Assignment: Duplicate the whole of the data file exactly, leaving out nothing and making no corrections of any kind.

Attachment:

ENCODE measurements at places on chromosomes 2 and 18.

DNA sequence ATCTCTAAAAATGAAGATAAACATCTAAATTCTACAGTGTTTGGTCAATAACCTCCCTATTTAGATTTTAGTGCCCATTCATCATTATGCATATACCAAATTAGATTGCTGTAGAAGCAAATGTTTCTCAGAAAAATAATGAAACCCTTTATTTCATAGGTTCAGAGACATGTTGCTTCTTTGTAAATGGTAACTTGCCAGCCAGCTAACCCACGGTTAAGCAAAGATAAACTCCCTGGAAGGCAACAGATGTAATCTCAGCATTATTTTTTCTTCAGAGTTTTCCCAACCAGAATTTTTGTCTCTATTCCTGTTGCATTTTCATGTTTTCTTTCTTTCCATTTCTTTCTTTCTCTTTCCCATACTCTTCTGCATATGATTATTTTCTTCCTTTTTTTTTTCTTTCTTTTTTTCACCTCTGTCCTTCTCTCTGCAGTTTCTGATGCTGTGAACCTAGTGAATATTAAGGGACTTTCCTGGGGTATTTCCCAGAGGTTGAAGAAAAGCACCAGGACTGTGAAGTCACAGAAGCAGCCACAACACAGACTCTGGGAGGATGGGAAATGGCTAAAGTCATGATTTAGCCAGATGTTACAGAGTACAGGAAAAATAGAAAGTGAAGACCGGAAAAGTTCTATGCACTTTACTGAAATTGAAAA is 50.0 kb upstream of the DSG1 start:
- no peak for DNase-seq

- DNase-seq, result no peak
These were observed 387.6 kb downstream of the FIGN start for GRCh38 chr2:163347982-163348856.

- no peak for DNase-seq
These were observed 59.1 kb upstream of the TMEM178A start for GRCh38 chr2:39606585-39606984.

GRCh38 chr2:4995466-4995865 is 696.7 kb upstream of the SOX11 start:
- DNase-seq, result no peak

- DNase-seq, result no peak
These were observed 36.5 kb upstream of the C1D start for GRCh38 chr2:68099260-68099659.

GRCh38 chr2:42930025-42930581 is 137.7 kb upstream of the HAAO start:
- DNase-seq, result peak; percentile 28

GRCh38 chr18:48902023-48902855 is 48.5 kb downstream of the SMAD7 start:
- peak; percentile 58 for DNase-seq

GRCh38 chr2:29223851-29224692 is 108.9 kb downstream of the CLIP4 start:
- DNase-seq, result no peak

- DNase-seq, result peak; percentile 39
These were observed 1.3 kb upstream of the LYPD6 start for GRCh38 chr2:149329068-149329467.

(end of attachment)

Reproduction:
ENCODE measurements at places on chromosomes 2 and 18.

DNA sequence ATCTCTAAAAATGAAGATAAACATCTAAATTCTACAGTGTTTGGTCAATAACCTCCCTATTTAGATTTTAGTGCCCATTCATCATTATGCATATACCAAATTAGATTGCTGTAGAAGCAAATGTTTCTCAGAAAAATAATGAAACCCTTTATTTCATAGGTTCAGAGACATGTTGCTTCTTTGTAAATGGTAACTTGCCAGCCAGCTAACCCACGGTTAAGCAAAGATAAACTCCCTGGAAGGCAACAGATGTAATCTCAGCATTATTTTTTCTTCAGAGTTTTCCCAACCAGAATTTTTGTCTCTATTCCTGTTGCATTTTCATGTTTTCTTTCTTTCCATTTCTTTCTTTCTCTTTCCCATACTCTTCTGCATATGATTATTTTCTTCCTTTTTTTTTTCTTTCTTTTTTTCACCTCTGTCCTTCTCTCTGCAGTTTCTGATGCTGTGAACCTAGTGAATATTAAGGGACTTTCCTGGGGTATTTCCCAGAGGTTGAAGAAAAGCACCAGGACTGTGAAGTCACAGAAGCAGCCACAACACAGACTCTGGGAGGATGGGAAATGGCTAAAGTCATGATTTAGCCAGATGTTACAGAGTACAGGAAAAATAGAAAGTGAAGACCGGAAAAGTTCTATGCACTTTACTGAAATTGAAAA is 50.0 kb upstream of the DSG1 start:
- no peak for DNase-seq

- DNase-seq, result no peak
These were observed 387.6 kb downstream of the FIGN start for GRCh38 chr2:163347982-163348856.

- no peak for DNase-seq
These were observed 59.1 kb upstream of the TMEM178A start for GRCh38 chr2:39606585-39606984.

GRCh38 chr2:4995466-4995865 is 696.7 kb upstream of the SOX11 start:
- DNase-seq, result no peak

- DNase-seq, result no peak
These were observed 36.5 kb upstream of the C1D start for GRCh38 chr2:68099260-68099659.

GRCh38 chr2:42930025-42930581 is 137.7 kb upstream of the HAAO start:
- DNase-seq, result peak; percentile 28

GRCh38 chr18:48902023-48902855 is 48.5 kb downstream of the SMAD7 start:
- peak; percentile 58 for DNase-seq

GRCh38 chr2:29223851-29224692 is 108.9 kb downstream of the CLIP4 start:
- DNase-seq, result no peak

- DNase-seq, result peak; percentile 39
These were observed 1.3 kb upstream of the LYPD6 start for GRCh38 chr2:149329068-149329467.